Published On: Thu, Dec 11th, 2014

Venezuela looks to tourism to shore up falling oil revenues

VenezuelaCARACAS, Venezuela -- With revenue from the world's largest reserves of crude oil plummeting along with the price of global oil, Venezuela is seeking to improve its image and promote its diverse natural attractions to make tourism a major source of revenue, tourism minister Andres Izarra said.

Venezuela's topography runs the gamut from tropical beaches and coral reefs to vast plains, from the Orinoco River delta in the east to the snow-covered Andes mountains in the west.

The goal is to increase tourism's current 4 percent contribution to the gross domestic product (GDP) to 9 percent by 2019, Izarra said during the 2014 Venezuelan International Tourism Fair last week.

The national strategic plan for the tourism industry calls for adding 60,000 hotel beds by 2019, enhancing the quality of tourism services and tripling the number of foreign visitors to two million a year.

However, along with political issues and public safety concerns, Venezuela has never been able to present an appealing image for international tourism like Mexico, Colombia, the Dominican Republic and Cuba have done.

Predictably, Izarra blamed the situation on the international media.

According to the World Bank, only 710,000 foreigners visited Venezuela in 2012, a number below the 904,000 visitors who travelled to the small Dutch Caribbean island of Aruba, and a far cry from the almost 23.5 million tourists visiting Mexico.

Among the factors hampering the development of Venezuela's tourism industry is the widespread suspension of flights to the country by international airlines as a result of non-payment of some US$4 billion in fares collected in local currency.

This situation has caused a drastic reduction in airlift and a steep increase in fares, now generally only payable in hard currency.

Meanwhile, Venezuela needs cash to compensate for lost revenues from declining oil prices, but there's no easy way to get it.

Days after OPEC decided not to accede to Venezuela's plea to cut oil production, President Nicolas Maduro announced several moves to raise money, including plans to slash 20 percent of "unproductive" spending and an attempt at "perfecting" the country's foreign exchange system.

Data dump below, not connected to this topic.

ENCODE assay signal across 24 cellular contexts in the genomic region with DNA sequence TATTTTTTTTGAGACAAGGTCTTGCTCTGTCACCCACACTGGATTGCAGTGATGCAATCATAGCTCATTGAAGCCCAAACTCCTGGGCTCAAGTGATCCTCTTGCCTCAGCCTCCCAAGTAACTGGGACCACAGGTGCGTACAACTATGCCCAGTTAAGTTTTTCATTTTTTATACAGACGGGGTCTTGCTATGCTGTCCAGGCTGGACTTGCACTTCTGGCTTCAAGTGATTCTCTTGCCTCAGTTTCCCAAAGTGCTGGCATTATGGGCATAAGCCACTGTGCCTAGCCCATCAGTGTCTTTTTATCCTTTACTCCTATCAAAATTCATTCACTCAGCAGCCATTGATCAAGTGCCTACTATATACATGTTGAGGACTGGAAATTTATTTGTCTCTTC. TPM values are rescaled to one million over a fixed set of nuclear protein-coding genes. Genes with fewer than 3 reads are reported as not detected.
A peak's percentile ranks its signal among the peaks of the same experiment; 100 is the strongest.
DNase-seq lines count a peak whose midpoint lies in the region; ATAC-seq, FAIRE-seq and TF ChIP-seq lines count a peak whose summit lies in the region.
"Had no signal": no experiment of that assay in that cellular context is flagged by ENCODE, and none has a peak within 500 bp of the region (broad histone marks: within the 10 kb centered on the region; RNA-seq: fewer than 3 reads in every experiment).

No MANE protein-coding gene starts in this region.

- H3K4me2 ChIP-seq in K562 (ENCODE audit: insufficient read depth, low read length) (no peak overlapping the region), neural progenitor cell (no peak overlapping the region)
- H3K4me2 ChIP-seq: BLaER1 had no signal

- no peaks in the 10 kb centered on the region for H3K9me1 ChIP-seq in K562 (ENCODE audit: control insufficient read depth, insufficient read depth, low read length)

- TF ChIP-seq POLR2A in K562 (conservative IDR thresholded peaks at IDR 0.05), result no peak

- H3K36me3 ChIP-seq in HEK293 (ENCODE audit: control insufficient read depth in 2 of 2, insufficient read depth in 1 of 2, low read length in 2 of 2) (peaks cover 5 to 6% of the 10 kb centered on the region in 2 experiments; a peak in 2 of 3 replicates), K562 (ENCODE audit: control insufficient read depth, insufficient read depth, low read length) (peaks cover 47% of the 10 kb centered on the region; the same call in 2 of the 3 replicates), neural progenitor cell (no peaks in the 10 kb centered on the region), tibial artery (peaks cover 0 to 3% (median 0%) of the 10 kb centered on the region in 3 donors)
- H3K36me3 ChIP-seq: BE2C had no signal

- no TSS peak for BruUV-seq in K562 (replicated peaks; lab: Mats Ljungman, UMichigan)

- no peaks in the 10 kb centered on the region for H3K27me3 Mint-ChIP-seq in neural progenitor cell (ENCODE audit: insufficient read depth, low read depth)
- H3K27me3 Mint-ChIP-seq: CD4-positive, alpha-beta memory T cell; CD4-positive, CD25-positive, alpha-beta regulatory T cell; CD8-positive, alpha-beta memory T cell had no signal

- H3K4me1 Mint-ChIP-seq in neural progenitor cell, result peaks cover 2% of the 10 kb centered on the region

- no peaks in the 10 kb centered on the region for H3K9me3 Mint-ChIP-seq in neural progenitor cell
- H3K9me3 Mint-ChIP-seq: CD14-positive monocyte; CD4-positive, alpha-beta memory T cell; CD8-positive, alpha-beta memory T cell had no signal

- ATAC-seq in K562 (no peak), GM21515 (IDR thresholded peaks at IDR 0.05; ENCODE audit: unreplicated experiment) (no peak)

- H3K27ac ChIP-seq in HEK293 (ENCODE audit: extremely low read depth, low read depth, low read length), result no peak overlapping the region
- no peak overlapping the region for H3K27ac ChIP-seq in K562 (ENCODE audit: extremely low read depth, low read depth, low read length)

"Clearly the government is trying to send signs to the market that they are working on necessary adjustments that the economy needs in order to honour international commitments and keep up with social policies, which are essential for political stability," said Diego Moya-Ocampos, a senior political risk analyst at IHS, an economic and political consultancy in London. "However, these policy adjustments are not enough."

Juan Pablo Fuentes, an economist at Moody’s Analytics, agreed: "The decrees that President Nicolás Maduro recently announced will do little to lift the economy or slow inflation.”

Barclays predicts that the economy will contract 6.2 percent and inflation will surpass 120 percent in 2015. However, the IMF projects Venezuela's economy to decline by a more modest 1 percent.

Last week, Venezuelan Finance Minister Rodolfo Marco went cap in hand to China in a search for loans. He's expected to visit Iran and Russia next.

However, China has already loaned tens of billions of dollars to Venezuela -- which Caracas repays in oil shipments in ever-increasing quantities as the price of oil declines.

But political instability in Venezuela could prompt China to cut back on what has been a critical source of revenue, analysts say.

Perhaps the most interesting move by the cash-strapped country -- and perhaps the greatest sign of its desperation -- is that the leftist leadership is in talks with capitalist Wall Street. Venezuela has been in discussions with US investment bank Goldman Sachs to sell at a deep discount the debt owed to it by the Dominican Republic and Jamaica, under the PetroCaribe alliance, an 18-country cooperative agreement through which Venezuela provides oil to Caribbean and Central American nations at low rates and deferred payment terms.

While no deal appears to have been struck yet, such an agreement would turn debt that both countries owe to Venezuela under PetroCaribe into bonds that would be sold to investors. Venezuela may sell PetroCaribe debt.

In the meantime, rather than correcting Venezuela’s woefully unbalanced official exchange rate and the bizarre multi-tiered foreign exchange system, Maduro appears to be trying to divert blame elsewhere.

In a recent interview he explained that the administration of US President Barack Obama is “trying to destabilize Venezuela.“ He also argued that Venezuela’s economy is on solid footing and directed his criticism towards the IMF, an organization that he blames for being “responsible for the hunger of the world… the theft of billions of dollars from our people… [and] massacres and murders.”

Maduro dismissed recent remarks made by the International Monetary Fund (IMF) chief Christine Lagarde, saying they show a lack of respect for the region.

During a visit to Chile last week, Lagarde said "The proliferation of trade groupings, such as MERCOSUR, ALBA, UNASUR and SICA, has created a ‘spaghetti bowl’ of regimes and preferences whose aggregate benefits are unclear."

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